Are you ready to explore your baby’s genome?

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Are you ready to explore your baby’s genome?

Clinical geneticists are part of a national consortium of researchers studying the pros and cons of genome sequencing for newborn health.

When you have a baby, a nurse or phlebotomist performs a heel stick to take a few drops of blood from your infant and sends it off to a state lab for a battery of tests. Most of the time, you never hear about the results because your child is fortunate enough not to have a rare disease, such as cystic fibrosis or sickle cell disease or any of the dozens of conditions for which most states screen. You, as a parent, may not even remember hearing about newborn screening.

Newborn screening is mandatory in most states, unless parents refuse for religious purposes or other reasons. This practice is generally accepted because screening is only performed for a small number of conditions where measures are available to save the baby’s life or mitigate the harms of the condition, if found early enough. However, now that scientists have developed methods for sequencing the entire genome, what would happen if states began incorporating genome sequencing to find out more about baby’s health? Or if parents could elect to obtain newborn sequencing from their doctors or from private companies?  How would that work? What should parents learn about their baby’s genome? What shouldn’t they?

To study these questions, through funding from the National Institutes of Health, researchers and doctors across the country have formed a consortium called Newborn Sequencing In Genomic medicine and public HealTh, dubbed NSIGHT, which includes four grants spanning multiple institutions:

  • Brigham and Women’s Hospital/Boston Children’s Hospital and Baylor College of Medicine
  • UNC School of Medicine
  • UCSF School of Medicine
  • UCSD Rady Children’s Institute for Genomic Medicine and Children’s Mercy Kansas City

This consortium is working with parents – and conducting genomic sequencing on newborns – to develop evidence that may support guidelines for how this new technology could be effectively and appropriately incorporated into newborn screening or the care of newborns.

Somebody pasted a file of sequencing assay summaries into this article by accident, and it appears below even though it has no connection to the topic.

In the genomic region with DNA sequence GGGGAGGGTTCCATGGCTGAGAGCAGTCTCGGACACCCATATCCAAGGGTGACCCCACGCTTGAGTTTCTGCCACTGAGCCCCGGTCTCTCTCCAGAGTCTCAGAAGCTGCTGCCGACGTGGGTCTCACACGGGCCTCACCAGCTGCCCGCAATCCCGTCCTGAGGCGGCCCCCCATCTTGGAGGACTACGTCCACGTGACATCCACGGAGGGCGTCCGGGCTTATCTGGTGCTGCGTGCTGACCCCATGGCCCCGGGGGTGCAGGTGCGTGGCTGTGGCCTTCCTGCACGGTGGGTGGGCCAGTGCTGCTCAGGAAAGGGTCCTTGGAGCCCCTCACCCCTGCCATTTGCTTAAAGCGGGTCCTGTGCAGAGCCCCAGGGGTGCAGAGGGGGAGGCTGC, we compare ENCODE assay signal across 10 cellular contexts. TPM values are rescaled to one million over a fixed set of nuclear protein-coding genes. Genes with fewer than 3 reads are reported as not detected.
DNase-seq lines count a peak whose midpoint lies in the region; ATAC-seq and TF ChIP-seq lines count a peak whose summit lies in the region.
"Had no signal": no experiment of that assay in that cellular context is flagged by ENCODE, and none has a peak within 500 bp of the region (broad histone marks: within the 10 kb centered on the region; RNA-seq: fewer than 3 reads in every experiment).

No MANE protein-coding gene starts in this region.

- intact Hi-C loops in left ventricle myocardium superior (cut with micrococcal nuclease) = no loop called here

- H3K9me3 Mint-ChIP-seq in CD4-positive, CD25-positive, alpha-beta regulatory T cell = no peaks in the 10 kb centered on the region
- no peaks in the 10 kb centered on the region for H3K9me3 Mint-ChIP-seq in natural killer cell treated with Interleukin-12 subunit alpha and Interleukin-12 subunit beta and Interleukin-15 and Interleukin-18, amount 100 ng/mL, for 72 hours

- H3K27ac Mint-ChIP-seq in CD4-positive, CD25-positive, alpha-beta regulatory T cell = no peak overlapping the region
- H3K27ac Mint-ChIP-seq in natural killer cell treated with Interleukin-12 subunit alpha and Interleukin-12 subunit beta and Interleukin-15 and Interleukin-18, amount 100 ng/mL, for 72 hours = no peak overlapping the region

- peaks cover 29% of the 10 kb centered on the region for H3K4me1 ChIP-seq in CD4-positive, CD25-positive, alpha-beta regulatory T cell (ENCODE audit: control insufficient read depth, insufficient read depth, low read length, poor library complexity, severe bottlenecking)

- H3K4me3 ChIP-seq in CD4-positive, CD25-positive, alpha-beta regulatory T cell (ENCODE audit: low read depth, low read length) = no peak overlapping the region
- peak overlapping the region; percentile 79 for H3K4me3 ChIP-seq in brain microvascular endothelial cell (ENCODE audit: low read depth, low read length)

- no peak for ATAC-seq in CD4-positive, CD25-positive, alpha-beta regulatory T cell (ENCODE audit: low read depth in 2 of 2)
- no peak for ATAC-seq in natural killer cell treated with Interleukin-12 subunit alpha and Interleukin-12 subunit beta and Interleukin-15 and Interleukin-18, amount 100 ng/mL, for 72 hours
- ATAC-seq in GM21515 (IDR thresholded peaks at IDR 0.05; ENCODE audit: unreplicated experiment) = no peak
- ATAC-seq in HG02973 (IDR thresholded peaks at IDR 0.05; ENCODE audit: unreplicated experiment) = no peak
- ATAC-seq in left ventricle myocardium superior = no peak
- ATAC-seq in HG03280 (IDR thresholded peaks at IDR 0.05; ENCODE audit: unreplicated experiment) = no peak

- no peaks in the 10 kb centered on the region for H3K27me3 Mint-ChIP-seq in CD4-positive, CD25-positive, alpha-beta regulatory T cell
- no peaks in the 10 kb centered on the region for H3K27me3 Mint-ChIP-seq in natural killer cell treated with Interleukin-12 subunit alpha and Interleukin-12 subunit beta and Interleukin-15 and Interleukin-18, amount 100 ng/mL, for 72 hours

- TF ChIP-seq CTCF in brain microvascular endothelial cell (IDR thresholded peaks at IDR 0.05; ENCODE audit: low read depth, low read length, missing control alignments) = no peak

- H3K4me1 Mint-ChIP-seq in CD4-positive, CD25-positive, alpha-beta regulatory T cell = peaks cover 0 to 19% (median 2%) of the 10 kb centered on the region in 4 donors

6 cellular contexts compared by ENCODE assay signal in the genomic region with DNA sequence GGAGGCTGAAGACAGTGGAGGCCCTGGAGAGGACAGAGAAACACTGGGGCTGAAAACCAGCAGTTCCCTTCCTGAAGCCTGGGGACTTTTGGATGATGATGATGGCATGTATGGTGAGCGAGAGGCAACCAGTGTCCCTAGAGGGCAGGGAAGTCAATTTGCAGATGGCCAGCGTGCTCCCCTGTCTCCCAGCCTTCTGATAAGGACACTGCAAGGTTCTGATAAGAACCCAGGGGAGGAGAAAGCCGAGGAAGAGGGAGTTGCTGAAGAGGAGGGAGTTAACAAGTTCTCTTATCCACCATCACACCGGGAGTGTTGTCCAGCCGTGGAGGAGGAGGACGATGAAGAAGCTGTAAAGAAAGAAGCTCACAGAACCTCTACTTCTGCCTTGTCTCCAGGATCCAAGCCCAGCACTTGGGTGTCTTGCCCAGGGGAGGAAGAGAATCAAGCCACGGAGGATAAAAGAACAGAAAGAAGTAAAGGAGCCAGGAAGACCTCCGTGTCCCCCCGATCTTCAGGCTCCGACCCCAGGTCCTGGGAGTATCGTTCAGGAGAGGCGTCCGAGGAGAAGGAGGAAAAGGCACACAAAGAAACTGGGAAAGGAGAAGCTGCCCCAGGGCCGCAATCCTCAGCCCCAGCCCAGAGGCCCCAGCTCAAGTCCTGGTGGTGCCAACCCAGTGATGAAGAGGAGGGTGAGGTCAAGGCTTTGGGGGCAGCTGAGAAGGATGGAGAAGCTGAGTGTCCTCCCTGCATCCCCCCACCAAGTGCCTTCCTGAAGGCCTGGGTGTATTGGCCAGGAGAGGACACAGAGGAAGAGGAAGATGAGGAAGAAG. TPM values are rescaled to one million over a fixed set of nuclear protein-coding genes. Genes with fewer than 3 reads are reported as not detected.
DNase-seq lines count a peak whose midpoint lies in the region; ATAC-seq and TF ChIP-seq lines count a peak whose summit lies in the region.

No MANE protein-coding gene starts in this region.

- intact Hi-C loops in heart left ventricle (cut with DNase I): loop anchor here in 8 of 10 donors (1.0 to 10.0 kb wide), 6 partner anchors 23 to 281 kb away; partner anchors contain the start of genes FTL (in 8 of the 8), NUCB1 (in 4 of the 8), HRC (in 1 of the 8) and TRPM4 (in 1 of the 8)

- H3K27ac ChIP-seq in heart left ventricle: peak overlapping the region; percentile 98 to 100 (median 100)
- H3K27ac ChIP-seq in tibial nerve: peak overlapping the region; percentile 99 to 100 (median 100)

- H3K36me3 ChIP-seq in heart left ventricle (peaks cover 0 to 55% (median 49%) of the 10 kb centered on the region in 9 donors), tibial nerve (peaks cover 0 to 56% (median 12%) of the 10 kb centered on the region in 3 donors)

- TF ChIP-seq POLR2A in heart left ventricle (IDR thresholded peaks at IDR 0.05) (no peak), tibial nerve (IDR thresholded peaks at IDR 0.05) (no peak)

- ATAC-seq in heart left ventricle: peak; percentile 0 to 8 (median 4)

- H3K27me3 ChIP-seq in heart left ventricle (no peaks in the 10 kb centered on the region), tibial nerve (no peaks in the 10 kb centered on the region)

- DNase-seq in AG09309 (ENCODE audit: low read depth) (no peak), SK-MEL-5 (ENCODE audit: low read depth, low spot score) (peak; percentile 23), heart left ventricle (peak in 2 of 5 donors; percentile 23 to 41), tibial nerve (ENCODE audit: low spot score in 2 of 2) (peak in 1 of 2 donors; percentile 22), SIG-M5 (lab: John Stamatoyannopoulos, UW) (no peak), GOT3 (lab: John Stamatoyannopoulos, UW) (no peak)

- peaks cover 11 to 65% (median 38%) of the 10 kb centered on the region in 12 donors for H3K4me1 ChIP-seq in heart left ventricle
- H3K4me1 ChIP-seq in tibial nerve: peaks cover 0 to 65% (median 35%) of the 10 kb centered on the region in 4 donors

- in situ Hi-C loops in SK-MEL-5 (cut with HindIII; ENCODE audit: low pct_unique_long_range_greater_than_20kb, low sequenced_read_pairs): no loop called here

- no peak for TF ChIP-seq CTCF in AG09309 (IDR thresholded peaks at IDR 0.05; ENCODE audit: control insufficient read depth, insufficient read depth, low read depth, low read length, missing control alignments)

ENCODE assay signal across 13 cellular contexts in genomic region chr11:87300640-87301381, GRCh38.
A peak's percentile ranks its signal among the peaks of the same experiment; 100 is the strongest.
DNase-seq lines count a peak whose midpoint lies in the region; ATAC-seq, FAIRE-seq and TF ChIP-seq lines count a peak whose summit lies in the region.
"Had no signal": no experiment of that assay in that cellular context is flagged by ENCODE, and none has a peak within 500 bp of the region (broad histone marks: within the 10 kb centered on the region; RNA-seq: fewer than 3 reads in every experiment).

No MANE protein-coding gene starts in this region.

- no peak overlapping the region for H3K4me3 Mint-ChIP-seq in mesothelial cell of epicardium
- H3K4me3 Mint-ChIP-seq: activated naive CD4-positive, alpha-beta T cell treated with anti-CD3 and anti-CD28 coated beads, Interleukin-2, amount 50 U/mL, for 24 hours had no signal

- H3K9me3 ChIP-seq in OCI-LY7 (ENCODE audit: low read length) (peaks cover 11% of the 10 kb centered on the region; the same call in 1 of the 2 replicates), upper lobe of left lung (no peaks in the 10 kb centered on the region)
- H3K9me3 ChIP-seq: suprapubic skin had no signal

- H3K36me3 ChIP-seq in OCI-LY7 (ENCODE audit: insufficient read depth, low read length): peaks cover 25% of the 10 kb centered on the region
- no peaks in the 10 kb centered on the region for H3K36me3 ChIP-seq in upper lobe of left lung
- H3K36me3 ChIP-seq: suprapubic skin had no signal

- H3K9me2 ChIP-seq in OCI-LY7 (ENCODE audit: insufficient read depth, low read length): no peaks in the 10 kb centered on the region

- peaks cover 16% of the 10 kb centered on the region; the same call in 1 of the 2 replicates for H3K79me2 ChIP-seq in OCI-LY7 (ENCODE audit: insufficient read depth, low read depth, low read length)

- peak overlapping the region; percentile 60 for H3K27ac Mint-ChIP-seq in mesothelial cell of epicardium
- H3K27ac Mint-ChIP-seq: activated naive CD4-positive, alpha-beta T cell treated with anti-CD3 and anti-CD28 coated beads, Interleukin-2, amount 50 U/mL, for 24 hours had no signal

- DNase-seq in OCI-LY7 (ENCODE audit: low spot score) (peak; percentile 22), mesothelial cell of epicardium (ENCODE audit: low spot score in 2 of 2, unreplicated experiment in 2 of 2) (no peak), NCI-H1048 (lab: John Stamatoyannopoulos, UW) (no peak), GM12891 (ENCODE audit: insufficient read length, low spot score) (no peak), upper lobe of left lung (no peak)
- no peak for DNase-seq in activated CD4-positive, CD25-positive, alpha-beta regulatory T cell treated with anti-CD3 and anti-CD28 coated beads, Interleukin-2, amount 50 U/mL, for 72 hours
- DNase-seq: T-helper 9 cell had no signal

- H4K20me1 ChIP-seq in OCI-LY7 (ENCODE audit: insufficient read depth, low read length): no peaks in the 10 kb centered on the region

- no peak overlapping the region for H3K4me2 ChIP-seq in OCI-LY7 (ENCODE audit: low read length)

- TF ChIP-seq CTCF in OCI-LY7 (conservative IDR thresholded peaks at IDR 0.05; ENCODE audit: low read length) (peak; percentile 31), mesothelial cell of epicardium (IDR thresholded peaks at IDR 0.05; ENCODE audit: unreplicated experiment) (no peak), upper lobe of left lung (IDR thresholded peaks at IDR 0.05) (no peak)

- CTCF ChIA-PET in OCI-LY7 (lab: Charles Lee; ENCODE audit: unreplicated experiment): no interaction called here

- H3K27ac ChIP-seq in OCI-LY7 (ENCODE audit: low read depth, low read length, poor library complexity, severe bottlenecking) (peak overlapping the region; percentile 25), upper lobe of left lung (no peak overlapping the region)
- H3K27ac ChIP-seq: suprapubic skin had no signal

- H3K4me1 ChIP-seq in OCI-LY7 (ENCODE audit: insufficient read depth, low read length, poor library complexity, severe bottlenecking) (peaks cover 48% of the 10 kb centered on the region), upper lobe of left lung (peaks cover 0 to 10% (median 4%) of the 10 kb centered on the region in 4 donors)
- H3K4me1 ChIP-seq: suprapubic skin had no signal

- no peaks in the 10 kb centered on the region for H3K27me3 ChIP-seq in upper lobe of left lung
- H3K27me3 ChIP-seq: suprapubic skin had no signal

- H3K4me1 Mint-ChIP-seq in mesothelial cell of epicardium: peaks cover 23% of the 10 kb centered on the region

“Where is the boundary of parental responsibility to learn important health information about their child versus delving too far into genetic information that could take away from that child’s ability to make decisions for themselves?” said Jonathan Berg, MD, PhD, associate professor of genetics at the UNC School of Medicine and corresponding author of a paper describing the Consortium, published on January 17, 2017 in the journal Pediatrics. “This is one of the main bioethics questions of our time. How much should we protect a child’s capacity to make decisions about what information to learn, or not to learn, about themselves when they become adults?  Some people think withholding such information is an old, quaint, paternalistic notion that is being made obsolete by technology. Yet others believe fervently that it could infringe on the child’s autonomy or potentially even harm the child if parents learned or intervened too much.”

Examples such as genetic predisposition to childhood cancer, heart disease throughout the lifespan or adult-onset neurodegenerative syndromes quickly generate strong and diverse opinions on these matters.  Should parents have a right to learn about these in their infants?

Regardless of what people might think, Berg said, “Technology is forcing this decision-making process on us.” The cost of genome sequencing has plummeted in recent years, making personal genetic information and sequencing technology more accessible than ever. Such a drastic change pushes the public health system and the broader medical community to address these issues, and soon. Through the NIH-funded NSIGHT consortium, researchers and doctors are laying the groundwork.

The NSIGHT lead institutions are spearheading the four studies across the country to address three clinical scenarios:

  • Diagnostic: using genome sequencing to find the specific genetic causes of congenital anomalies or unexplained illnesses in babies admitted to the hospital early in life.